“I’m sure you will.” A new text popped up on his phone and he checked it absently. “I reserve the right to take it back the next time you rant for more than three minutes on anything but your ex-wife or bad drivers.”

“I think we’re getting the hang of this, Steven. And with no permanent injuries. Other than psychological wounds, of course.”

The text was from Mary. why didn’t you tell me nina was in town dummy? bring her home for drinks steve. never mind i’ll take her to a great bar i found so we can talk about you when you aren’t there to make that face. see you later don’t do anything stupid and don’t run nina off with your dumb lines steve or i’ll never forgive you.

Steve was reminded, vividly, that Antonia and Mary had gotten along very well. He also remembered learning the hard way how devious they could be in getting revenge when he teased them too much. Mary was relentless and Antonia was a diabolical prankster; the combination had not gone well for him.


“I think I just saw my life flash before my eyes.”

“So? That happens to me on a weekly basis.”

The door opened and Antonia ducked her head in. “Chin found something.”

“On our way.” Steve rose, still frowning. “Did you call Mary?”

“I texted her since I knew she was on the island. We’ll catch up later.”

“I didn’t realize you two were still in contact.”

She raised her brow. “Mary didn’t stop returning my letters, Steven.”

The door closed gently behind her, the click a reprimand. Danny tilted his head. “Ouch.”

“I had a reason.”

“Sure you did.”

“I was sent to Coronado for SEAL training.”

“I don’t think I’m the one you should be explaining this to.”

Steve sighed. “Later. Let’s see what Chin found.”

Chin Ho Kelly was a very good cop, Nina decided as she studied the traffic camera footage that he had found. And adept with technology which was something not all good cops could also boast.

“I traced the name that Mangallanes was using when he flew in,” Chin explained. “He was smart enough to book his hotel under a different name, and to pay cash for it, but he rented the car under the first alias.”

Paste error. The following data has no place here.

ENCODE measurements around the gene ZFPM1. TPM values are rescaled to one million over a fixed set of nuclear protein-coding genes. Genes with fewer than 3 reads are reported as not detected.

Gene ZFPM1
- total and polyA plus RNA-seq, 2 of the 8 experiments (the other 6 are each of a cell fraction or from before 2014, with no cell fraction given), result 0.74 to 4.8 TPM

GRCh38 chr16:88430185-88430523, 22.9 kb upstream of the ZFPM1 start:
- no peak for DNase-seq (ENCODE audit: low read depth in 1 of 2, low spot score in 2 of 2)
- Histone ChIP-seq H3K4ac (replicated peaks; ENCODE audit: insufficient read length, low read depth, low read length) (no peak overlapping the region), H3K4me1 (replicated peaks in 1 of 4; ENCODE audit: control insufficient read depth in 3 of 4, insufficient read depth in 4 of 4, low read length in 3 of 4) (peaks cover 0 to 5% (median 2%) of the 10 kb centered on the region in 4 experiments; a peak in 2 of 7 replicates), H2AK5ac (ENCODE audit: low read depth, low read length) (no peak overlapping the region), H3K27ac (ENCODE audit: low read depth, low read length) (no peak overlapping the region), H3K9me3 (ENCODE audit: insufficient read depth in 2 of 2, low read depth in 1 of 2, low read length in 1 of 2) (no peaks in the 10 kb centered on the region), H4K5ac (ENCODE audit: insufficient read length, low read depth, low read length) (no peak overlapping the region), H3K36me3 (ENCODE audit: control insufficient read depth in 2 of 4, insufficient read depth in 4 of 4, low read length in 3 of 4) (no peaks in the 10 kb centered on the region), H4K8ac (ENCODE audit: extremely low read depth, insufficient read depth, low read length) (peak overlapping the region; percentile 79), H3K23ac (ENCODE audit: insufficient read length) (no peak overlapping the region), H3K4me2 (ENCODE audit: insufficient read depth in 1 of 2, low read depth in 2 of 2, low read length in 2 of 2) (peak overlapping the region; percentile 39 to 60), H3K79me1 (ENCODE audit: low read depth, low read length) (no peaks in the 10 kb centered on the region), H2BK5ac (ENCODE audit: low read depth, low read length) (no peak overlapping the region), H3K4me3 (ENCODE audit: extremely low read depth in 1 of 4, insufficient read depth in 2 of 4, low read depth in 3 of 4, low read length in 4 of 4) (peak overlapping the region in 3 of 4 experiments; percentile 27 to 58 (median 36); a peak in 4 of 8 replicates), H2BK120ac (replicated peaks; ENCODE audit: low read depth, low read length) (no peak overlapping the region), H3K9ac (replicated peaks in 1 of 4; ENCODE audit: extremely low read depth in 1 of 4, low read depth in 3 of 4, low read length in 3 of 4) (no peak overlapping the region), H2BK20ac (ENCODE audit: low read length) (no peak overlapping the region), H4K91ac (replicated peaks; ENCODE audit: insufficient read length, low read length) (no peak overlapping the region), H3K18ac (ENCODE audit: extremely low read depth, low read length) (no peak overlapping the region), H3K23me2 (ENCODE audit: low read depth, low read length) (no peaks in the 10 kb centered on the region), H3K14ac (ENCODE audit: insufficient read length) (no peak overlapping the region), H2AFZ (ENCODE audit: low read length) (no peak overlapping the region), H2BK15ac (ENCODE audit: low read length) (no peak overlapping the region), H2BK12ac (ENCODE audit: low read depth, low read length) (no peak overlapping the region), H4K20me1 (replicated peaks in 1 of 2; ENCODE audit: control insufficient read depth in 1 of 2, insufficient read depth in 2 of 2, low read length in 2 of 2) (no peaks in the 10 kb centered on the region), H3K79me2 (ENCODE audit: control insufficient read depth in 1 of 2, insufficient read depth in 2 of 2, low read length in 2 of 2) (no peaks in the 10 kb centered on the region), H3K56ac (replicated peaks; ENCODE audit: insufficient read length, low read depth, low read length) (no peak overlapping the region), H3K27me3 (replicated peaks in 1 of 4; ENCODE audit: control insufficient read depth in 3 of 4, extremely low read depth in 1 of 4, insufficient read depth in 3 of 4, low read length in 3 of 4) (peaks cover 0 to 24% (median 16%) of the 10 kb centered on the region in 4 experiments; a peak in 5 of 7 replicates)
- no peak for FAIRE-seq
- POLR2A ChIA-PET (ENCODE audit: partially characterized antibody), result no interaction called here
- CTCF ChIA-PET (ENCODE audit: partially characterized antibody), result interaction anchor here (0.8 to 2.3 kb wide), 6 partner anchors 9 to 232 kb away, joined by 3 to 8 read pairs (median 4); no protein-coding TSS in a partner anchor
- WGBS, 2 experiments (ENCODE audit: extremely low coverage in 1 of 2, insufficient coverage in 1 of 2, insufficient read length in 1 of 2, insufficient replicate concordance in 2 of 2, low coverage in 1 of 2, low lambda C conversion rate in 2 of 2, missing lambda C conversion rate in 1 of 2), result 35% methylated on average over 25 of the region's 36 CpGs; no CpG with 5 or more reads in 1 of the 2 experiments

“Probably so he didn’t get flagged at the airport for using different IDs,” Williams — call me Danny, not Danno — said. “Smart, but not smart enough.”

“Smarter to take a shuttle to a hotel, then walk to the one he actually booked,” Nina agreed. “Rent a car in the city under another name. Or, if he’s got cash, smarter yet to find someone selling an old car or scooter. That would be untraceable.”

“Fortunately, Luther doesn’t think quite that far ahead. I got the make, model and plate of the rental and started checking hotels. Valets,” Chin shrugged. “They see just as much as bartenders or housekeepers.”

“Stiffed him on the tip, did he?”

“Her, and yes. And asked her if she was part of his island welcome,” Chin said.

Kono looked amused. “Of course he did. There are haoles,” she nodded to Danny, who rolled his eyes, “and there are haoles. Was it Lailani?”

“Let me guess — a cousin?” Danny teased. Kono and Chin grinned.

“Yes and yes. Lailani is a cousin of ours who is in grad school,” Chin explained. “And since she’s at least as badass as Kono, Mangallanes is lucky he stuck to innuendo. If he’d put a hand on her, he’d still be in the hospital.”

“If one must have a bevvy of cousins they should at least be useful and badassed,” Nina said. “My cousin Crispian isn’t half as interesting. It might scuff his shoes or interfere in his golf schedule.”

“Does that make him the black sheep, or you?”

“Neither of us. Crispian is more lily-white than his manicure and I’m more of a unicorn than a sheep.”

Kono offered a fist. Nina bumped it.

On her left, Steven crossed his arms and sighed. “Can we get back to the fugitives on the island? Please?”

“He did ask nicely,” Nina said to Kono, who nodded.

“And he is the boss. Go on, cuz.”

“Thank you,” Chin said dryly and continued with his recitation.

As Chin explained his use of the various traffic and city cameras to locate Mangallanes’ car and trace his movements, Nina made an effort to listen rather than study Steve out of the corner of her eye. She was only partially successful.

Why, oh why, did Steven McGarrett have to grow into a beautiful man? One with so much presence and empathic weight? Not only was it hard to keep her eyes off him — and his lovely physique — but it was just as hard to keep her empathy from focusing on him. Even in a room of strong personalities, strong minds and emotional control — and yes, Danny was included in that despite his apparent emotionalism, the way he deliberately vented his thoughts and feelings like a pressure release valve was fascinating — Steve was like that one perfect, clear note in a clash of sounds.

If anyone should have drawn her empathic focus, it should be her fellow guide, Chin. The man was a low-level guide, so much so that he seemed to straddle that line between guide and psy-sensitive, but his mind was a tranquil pond; still but for ripples of emotion and thoughts but with an impression of endless depths. He could have taught a class on empathic control and it was as attractive as anything.